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The 1985 Chicago Bears have endured as the most famous team in NFL history. They’re recognized by many as the greatest ever.
We generally gravitate toward offensive powers. The 1985 Bears were good on offense but not great. They finished seventh in total offense in 1985.
In our “Best Team Ever” bracket, the other three semifinalists had one thing in common: A Hall-of-Fame coach and a Hall-of-Fame quarterback. The ‘85 Bears had neither. Mike Ditka is in the Hall of Fame, but from his playing career.
Five players on the 1985 Bears are in the Hall of Fame. The 1975 Steelers, who the Bears beat in the finals of our “Best Teams Ever” bracket, had 10 Hall-of-Fame players. The 1966 Packers had 11.
We like dynasties. The Bears won one Super Bowl and that group never made it back.
The Bears were 15-1. The 1972 Miami Dolphins went undefeated.
Chicago’s defense was great, but so was the 2000 Ravens defense. Baltimore allowed 165 points, the record for a 16-game season. The Bears allowed 198 points in 1985, which is tied for sixth.
We remember the Bears demolishing everyone and they mostly did, but they’re just fifth in point differential in the 16-game schedule era, behind the 2007 Patriots, 1999 Rams, 1991 Redskins and 1998 Vikings. Three of those teams were in our “Best Teams Ever” bracket.
Yet, it’s no surprise the ‘85 Bears were crowned as the best team in NFL history by a fan vote. Other than the 1927 Yankees, the all-time champions in our MLB bracket, or maybe our NBA winner 1996 Bulls, no other single team in American sports history is so readily associated with dominance.
Of all the great champions in NFL history, that Bears team is the one that is remembered most fondly and held on a pedestal. But the question remains.
The ‘85 Bears had all-time swagger
There’s a reason there was a “30 for 30” documentary on the 1985 Chicago Bears a few years ago. They were an amazing collection of characters.
Jim McMahon was as brash as any quarterback of his or any other era. Mike Ditka and Buddy Ryan had oversized egos that clashed until Ryan left to be the Eagles’ head coach. William “The Refrigerator” Perry took off as a celebrity after he moonlighted as a running back. Dan Hampton, Steve McMichael, Mike Singletary ... the Bears had more outlandish characters than anyone. The defense barked like dogs when they were on the field. And the Bears also had an iconic running back. More on him in a bit.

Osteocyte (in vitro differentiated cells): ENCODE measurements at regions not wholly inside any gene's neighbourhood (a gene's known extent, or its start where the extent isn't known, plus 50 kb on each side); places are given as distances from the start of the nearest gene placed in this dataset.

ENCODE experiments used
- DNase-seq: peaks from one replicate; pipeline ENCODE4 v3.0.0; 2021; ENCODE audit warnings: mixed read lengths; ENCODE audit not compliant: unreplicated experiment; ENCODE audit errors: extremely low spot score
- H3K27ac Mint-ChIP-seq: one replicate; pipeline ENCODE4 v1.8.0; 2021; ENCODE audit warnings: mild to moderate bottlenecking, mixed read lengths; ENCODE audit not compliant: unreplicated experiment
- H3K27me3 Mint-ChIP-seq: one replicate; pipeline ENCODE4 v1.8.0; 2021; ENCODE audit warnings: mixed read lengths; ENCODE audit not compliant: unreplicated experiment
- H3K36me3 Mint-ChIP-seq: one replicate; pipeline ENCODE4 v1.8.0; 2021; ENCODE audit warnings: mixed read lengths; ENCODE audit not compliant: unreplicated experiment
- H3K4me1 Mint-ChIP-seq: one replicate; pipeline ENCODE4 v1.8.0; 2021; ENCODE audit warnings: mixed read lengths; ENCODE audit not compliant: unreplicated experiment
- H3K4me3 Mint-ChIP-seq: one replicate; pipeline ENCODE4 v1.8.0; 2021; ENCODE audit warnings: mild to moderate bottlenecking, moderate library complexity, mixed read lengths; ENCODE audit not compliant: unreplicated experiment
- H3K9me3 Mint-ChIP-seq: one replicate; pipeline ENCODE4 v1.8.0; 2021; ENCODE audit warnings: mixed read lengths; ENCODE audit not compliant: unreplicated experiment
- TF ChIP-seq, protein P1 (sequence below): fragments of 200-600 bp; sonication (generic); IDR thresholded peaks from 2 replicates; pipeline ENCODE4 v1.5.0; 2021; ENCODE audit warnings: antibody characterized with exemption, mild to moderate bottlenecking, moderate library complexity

The 1985 Bears went over the top when they filmed the “Super Bowl Shuffle” video. They made the video during the season. Then they backed it up.
You’ll never see another team with that type of bravado, especially in today’s militaristic NFL.
“It was like following The Beatles, quite honestly. It almost had that sort of aura to it,” Ken Valdiserri, the team's longtime PR and marketing director, told ESPN. “There's nothing like it, nothing that I think could ever be replicated in professional sports. … It just created a hailstorm of publicity.”
You can argue endlessly about the best NFL player ever. But the most popular player in history? It’s probably Walter Payton.
It’s hard to find anyone that dislikes Payton. He was tough but had unmistakable finesse, too. He carried some terrible Bears teams before the mid-1980s. He was such a workhorse that on the rare occasion he came out of a game in 1985, announcers would be in a near panic to figure out what was wrong. He was beloved by Bears fans and non-Bears fans alike. That’s probably why he is given a pass forever for complaining that he didn’t score a touchdown in Super Bowl XX — admit it, if it was any other athlete he’d be ripped for what is undeniably a selfish act — a decision Ditka unfairly has had to live with for more than three decades.
The Bears had their rough edges, but they also had perhaps the most universally adored NFL player ever. In turn it made it easy to like the 1985 Bears, no matter who your favorite team was.
Chicago’s iconic team
In a weird way, the one-hit wonder status of the 1985 Bears has probably helped their legacy.
Steelers fans can argue which of the four 1970s championship teams were best. The most-asked question in the “Best Ever Bracket” series was why the 1989 49ers weren’t included (a self-imposed rule: franchises needed more than a five-year gap between teams and the 1984 49ers won out). The Packers have 13 NFL championships, dating back to the NFL’s stone age.
But the ‘85 Bears — who play in the third-largest U.S. city, and it’s easily more sports-mad than New York or Los Angeles — stand far above as the greatest Bears team, with all due respect to the 1963 team and some of the World War II era championship squads. The Bears still have just one Super Bowl championship team. If you attend any gathering in Chicago, the ‘85 Bears will come up at some point. It’s a proven fact.
Nostalgia can be a strong force. Through the ups and the downs of the Bears over the past 34 years, Chicago fans always had the ‘85 team to think back on. There’s a bond with that team that is unique in NFL circles.
The ‘85 Bears will live on forever
When Football Outsiders was retroactively analyzing past seasons, there was an excitement for how the 1985 Bears would rank in their DVOA per-play metric. Would they blow away every other team that came after them? Nope, the ‘85 Bears ended up ranking third, behind the 1991 Redskins and 2007 Patriots.
That sums up the mythology of the 1985 Bears well. You will have a hard time finding any metric that says they are the greatest team in NFL history. Yet, it’s practically an established fact: The ‘85 Bears are the greatest of all time. If you lived when the 1985 Bears were wrecking other offenses with their pressure-based “46” defense and blasting through the playoffs, you know. No numbers will tell you otherwise.
As time passes, the legend of the ‘85 Bears will continue to grow.
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